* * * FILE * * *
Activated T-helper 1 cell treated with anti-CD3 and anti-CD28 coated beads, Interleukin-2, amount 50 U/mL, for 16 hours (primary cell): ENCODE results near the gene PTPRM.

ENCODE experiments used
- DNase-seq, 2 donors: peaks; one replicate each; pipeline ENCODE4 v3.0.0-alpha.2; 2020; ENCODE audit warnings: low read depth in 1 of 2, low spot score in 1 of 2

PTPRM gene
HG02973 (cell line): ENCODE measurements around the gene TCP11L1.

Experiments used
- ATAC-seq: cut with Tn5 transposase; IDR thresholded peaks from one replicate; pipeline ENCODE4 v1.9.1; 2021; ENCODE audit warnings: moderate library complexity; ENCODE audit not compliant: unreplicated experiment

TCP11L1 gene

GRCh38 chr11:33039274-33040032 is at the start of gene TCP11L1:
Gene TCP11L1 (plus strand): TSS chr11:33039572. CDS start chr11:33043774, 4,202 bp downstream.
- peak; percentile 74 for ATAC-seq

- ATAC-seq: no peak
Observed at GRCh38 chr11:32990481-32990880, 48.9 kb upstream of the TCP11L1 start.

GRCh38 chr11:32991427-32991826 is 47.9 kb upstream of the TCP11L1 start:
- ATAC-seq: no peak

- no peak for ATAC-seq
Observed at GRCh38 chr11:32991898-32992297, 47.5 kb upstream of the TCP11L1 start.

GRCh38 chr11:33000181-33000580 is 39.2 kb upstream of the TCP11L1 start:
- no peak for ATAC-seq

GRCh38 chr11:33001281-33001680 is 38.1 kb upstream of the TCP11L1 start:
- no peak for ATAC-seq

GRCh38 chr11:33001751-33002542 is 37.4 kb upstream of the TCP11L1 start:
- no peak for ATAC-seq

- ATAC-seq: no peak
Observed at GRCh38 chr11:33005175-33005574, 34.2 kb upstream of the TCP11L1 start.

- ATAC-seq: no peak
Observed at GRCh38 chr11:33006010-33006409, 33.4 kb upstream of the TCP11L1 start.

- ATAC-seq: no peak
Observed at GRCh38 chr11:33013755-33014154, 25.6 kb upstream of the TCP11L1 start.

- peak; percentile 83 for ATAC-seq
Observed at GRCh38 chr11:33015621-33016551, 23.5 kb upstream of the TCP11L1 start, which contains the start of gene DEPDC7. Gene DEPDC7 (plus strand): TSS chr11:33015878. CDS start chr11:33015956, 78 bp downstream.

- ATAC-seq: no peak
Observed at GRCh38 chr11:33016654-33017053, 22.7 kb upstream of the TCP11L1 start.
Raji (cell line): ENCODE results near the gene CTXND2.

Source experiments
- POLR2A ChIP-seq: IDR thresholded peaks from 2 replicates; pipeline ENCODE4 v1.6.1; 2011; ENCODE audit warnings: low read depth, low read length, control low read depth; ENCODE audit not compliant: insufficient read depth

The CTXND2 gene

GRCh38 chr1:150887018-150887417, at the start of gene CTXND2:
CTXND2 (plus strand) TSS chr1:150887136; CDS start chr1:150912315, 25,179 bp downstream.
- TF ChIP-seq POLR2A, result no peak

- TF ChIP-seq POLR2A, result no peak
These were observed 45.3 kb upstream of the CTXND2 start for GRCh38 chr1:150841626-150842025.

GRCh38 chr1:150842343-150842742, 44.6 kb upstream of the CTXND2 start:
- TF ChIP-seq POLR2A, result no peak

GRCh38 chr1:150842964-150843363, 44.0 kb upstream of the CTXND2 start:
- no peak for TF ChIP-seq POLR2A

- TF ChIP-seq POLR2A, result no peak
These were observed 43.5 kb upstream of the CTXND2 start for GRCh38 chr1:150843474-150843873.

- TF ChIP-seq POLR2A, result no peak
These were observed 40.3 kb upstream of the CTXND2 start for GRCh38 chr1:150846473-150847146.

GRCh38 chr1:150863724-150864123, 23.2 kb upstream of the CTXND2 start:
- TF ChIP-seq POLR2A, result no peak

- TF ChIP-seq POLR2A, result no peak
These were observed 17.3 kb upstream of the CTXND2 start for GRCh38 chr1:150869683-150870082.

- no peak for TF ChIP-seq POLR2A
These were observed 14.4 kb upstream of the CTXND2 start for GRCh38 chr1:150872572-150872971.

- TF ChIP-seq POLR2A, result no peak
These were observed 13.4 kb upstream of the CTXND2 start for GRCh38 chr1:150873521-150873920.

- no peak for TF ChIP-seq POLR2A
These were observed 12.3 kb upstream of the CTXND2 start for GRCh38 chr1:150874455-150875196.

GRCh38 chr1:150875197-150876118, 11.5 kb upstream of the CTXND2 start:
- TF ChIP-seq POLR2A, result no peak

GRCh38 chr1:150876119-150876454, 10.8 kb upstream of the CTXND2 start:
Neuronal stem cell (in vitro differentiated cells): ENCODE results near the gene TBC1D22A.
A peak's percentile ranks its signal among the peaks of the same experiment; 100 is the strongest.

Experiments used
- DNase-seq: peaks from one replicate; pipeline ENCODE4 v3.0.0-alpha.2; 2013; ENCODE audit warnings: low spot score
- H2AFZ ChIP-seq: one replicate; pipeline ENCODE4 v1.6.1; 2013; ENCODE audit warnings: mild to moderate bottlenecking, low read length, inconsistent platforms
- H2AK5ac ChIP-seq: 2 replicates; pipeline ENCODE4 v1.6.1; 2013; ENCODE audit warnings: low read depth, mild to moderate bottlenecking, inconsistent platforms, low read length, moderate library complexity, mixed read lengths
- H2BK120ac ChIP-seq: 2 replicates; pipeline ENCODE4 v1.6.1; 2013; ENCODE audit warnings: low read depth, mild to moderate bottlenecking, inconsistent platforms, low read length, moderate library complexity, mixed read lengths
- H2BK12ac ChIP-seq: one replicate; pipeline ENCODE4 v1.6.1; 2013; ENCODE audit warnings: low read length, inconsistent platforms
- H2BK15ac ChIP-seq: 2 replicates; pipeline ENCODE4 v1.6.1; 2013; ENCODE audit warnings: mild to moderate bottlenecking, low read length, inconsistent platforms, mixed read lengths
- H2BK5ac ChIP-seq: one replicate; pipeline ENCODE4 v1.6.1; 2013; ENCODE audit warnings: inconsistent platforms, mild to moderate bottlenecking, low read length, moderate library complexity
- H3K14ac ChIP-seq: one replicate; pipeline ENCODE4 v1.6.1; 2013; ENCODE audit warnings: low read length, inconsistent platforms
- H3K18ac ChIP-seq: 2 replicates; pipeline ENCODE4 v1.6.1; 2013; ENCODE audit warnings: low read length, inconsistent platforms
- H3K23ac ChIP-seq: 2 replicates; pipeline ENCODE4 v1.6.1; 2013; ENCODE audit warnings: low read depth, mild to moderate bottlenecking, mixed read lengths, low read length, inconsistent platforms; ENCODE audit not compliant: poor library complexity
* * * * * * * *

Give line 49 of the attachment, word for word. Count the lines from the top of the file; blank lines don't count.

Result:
- TF ChIP-seq POLR2A, result no peak